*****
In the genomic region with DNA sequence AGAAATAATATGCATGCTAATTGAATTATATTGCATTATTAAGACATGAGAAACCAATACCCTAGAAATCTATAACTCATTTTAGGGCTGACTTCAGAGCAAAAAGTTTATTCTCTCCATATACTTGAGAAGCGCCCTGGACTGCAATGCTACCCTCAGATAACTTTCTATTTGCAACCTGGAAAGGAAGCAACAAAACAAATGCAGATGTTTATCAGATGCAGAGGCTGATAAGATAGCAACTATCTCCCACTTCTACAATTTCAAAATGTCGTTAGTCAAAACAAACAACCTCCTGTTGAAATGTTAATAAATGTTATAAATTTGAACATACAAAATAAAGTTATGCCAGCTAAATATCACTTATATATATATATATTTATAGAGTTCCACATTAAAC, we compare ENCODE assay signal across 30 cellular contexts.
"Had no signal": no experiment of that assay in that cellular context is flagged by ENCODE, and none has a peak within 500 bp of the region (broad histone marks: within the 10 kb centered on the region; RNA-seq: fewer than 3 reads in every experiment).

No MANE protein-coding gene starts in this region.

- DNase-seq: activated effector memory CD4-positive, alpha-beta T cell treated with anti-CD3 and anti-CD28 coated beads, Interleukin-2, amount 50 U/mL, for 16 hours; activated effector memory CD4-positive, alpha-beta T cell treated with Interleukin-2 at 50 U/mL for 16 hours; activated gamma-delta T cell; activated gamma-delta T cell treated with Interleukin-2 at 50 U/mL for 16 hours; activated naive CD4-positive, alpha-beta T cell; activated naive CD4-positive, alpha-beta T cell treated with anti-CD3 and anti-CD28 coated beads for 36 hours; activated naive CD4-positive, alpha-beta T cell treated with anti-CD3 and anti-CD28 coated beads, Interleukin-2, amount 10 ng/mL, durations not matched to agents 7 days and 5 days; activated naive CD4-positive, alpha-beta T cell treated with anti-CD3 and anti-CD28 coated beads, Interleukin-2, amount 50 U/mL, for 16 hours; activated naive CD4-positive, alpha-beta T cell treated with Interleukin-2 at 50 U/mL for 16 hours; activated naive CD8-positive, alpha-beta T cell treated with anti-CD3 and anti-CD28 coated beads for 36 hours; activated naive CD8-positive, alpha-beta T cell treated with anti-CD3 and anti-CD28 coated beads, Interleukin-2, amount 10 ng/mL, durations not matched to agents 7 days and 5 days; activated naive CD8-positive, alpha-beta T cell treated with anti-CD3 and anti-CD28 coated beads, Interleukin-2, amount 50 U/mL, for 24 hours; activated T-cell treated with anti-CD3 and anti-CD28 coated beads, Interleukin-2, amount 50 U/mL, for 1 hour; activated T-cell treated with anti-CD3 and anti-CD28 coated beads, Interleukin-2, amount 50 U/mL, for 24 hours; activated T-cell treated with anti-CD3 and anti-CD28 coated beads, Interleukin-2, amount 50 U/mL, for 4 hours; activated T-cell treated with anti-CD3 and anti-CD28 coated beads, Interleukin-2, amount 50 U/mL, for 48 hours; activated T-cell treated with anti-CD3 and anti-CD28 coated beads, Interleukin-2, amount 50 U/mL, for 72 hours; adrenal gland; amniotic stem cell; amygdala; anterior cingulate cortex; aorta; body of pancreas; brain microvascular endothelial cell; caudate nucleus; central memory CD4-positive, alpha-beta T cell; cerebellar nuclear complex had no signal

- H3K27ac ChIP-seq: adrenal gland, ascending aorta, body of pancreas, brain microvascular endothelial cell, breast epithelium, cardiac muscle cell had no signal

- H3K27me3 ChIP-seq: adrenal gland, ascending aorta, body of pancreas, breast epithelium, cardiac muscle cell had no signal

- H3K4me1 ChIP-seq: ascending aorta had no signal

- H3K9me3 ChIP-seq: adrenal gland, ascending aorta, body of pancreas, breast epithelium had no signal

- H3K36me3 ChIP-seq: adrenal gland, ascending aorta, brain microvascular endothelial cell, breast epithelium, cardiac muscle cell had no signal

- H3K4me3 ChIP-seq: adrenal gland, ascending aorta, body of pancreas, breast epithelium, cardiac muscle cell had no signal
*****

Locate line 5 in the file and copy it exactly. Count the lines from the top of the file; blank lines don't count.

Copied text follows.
- H3K27ac ChIP-seq: adrenal gland, ascending aorta, body of pancreas, brain microvascular endothelial cell, breast epithelium, cardiac muscle cell had no signal